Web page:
This audit seeks to assess the applied value of a Food Policy Audit (FPA) with regard to setting and operationalizing food policy council planning initiatives and action agendas. The FPA is a recent addition to the local planners’ tool box, which initially was designed to serve several functions, including: raising the general awareness and understanding about how issues regarding the food system of a community interplay with the myriad other community issues, beginning a community-wide discourse about its food system priorities, and providing a baseline inventory and gap analysis of the formal and informal policies impacting the local food system (O’Brien and Cobb, 2012). The FPA was created to fill a much need deficiency in food system planning tools. Based on the results documented by the pilot study conducted by the University of Virginia, as well as one by the Franklin County Local Food Council, the FPA appears to have tremendous potential with regard to food policy councils. This study seeks to utilize the Food Policy Audit to assist Good Food Central Florida (Food Policy Council, Orange County, FL) with creating a baseline inventory of assets and gaps in their current food system.
- The research questions, objectives and purpose
- Research Questions
- To what extent can a food policy audit inform the planning and advocacy agendas of Good Food Central Florida, or Food Policy Councils in general?
- What are the strengths and limitations of using a food policy audit in the context of FPC planning?
- Research Questions
- To what extent do food policy audits expose the assets/gaps in local food policy?
- This project intends to conduct a food policy audit of Orange County, Florida and its five most populous municipalities in order to: 1) create a baseline inventory of the formal and informal policies impacting the community food system, and 2) to better understand how these policies interplay with other community issues.
- The purpose of this research it to create a useful baseline record for which Orange County’s food policy council – Good Food Central Florida (GFCF), can shape future planning initiatives and actions agendas. This research will also be incorporated as a component of a larger Community Food Assessment being conducted by the coalition.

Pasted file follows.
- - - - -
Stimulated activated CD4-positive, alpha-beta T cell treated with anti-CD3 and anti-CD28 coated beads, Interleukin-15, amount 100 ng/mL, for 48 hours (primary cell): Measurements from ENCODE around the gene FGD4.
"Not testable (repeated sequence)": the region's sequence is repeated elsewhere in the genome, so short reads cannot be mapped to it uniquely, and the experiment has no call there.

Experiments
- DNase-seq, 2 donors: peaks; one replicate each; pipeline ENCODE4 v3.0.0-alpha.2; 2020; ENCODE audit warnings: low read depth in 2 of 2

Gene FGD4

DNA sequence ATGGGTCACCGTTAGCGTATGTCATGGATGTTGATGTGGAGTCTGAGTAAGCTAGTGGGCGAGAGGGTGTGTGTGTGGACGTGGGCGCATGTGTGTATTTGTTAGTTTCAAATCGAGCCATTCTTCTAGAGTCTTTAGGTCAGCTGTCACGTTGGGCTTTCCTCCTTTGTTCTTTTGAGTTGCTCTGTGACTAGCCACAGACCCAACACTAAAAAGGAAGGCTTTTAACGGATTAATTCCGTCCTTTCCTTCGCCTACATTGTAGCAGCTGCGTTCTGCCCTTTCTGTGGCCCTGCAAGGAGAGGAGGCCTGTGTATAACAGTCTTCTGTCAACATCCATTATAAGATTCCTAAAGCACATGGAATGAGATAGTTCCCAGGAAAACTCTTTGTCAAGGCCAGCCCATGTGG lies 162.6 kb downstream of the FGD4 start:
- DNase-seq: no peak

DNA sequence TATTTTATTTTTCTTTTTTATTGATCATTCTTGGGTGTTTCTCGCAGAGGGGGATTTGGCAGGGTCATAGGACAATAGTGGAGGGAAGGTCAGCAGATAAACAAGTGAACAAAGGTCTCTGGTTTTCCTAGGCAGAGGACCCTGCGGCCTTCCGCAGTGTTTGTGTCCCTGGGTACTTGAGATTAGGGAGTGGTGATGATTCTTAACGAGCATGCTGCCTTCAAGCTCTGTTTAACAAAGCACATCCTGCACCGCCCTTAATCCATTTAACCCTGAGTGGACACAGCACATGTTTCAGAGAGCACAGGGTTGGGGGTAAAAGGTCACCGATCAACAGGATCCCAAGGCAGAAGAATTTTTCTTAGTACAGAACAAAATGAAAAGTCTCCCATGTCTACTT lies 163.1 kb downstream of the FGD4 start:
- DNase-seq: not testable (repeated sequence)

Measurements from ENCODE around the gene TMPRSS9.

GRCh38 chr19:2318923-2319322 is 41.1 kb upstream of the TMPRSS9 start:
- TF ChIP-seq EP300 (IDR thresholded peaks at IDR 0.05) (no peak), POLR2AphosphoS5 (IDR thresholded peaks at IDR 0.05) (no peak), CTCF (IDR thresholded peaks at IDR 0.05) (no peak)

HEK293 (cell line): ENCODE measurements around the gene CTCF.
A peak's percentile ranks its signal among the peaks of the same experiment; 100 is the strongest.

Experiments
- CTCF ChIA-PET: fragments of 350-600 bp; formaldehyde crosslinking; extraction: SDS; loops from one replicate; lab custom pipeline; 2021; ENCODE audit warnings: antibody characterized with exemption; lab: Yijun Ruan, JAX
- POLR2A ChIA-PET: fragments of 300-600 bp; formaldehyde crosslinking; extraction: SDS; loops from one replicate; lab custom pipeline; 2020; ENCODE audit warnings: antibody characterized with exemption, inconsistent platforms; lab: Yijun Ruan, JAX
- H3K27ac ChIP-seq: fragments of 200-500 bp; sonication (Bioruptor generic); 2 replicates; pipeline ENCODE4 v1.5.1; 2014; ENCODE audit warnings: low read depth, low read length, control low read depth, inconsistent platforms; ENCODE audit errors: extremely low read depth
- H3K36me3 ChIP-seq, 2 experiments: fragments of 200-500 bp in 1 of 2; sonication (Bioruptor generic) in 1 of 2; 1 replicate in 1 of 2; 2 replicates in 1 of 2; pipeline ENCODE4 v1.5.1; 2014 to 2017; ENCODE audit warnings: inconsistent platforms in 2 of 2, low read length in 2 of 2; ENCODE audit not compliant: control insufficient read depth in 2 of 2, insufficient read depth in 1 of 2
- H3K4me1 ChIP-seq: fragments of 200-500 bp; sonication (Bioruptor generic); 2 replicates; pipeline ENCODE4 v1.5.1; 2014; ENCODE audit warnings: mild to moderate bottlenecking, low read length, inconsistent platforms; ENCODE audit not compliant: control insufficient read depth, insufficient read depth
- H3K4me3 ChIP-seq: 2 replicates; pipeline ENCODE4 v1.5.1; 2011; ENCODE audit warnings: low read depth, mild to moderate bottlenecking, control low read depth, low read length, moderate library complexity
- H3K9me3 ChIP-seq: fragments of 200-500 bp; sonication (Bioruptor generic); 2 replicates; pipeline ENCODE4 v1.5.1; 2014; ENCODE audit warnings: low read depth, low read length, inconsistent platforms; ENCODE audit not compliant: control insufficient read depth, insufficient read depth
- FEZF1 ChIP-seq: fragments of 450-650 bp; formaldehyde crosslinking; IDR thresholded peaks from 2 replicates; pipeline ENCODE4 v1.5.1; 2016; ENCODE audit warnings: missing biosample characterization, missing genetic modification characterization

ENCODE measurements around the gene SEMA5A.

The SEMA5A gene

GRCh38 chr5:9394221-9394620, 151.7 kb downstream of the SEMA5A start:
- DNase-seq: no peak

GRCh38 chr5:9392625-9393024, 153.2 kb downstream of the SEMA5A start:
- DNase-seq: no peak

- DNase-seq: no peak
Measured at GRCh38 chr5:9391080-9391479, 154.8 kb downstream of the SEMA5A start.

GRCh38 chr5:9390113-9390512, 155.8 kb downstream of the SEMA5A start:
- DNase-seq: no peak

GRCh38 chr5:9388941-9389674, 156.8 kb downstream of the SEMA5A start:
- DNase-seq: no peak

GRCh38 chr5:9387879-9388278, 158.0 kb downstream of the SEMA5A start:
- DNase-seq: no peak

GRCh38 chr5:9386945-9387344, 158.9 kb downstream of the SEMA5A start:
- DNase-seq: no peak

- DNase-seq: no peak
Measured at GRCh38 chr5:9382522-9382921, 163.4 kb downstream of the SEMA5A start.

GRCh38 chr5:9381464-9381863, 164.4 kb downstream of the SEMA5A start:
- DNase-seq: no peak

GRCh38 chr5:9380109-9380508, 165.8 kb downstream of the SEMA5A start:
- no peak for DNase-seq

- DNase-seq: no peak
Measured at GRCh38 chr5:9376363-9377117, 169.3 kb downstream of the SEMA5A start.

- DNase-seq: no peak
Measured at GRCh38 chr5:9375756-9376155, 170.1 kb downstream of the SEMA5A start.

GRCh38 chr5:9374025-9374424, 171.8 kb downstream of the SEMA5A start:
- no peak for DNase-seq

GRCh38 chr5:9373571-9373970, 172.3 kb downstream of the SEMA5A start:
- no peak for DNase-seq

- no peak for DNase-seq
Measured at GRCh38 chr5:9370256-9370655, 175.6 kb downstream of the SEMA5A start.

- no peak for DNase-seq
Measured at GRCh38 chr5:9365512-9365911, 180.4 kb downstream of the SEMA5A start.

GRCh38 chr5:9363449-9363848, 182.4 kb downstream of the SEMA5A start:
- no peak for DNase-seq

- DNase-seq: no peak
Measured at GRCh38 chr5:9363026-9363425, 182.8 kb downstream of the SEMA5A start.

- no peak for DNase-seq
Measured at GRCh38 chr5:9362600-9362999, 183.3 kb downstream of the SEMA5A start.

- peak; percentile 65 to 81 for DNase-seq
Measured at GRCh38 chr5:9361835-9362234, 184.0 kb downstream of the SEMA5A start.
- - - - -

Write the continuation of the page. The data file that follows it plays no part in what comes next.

- The study design including information that is needed to answer the research questions:
- The study design for this project heavily relies on two prior Food Policy Audits, one conducted in Franklin County Ohio, by the Franklin County Food Policy Council, and the other as a research project for a policy and planning class at the University of Virginia. The Food Policy Audit Scorecard intended for use with this study was adapted from the two previously mentioned studies, and modeled to the specifications of Good Food Central Florida.
This study will be conducted in two phases. The first phase will consist of gathering all relevant planning and policy documents including comprehensive plans, strategic plans, school wellness plans, zoning code, and state and local guidelines for Orange County and the five most populous municipalities there in. These documents will be reviewed by members of Good Food Central Florida’s Community Food Assessment Planning Team against the already established audit template, and questions will be answered with a “yes” or “no”. Relevant citations will be documented on the FPA scorecard. In order to ensure reliability, each section of the audit will be completed by no less than two individuals; ideally one member of GFCF’s Community Food Assessment Planning Team and one member from an appropriate GFCF sub-committee.
The audit it-self is designated into four different sections: Promoting Local Food, Sustainability, and Community; Strengthening Zoning and Land Use; Addressing Public Health and Food Access; and Fostering Social Equity. Those four sections are further divided into eighteen topic themes. Good Food Central Florida as a whole will determine the appropriate participants for conducting the audit. The audit is designed in such a way that each section can be reviewed independent from the others. Meaning, the results from one section are not reliant on the completion of another. This opens up the possibility for different participants to complete only the sections that are most appropriate to their expertise.
Phase two will include follow up communications with selected stakeholders from either local governments or different community organizations. The list of stakeholders will be determined by Good Food Central Florida at a monthly general meeting. Stakeholders from the study area could potentially include: the City of Orlando Planning Department, Orange County Office of Environmental Protection, Winter Park local government, East End Market, etc. Follow up correspondence is intended to verify, or “groundtruth” audit results, while at the same time establish the needed context for understanding the policy within the local food system. At the end of each interview, there will be time devoted to better understanding the participant’s organization’s role in the food system, being sure to obtain perspectives about what they feel is working and areas that could potentially be improved upon. Each follow up interview will be recorded, and later transcribed.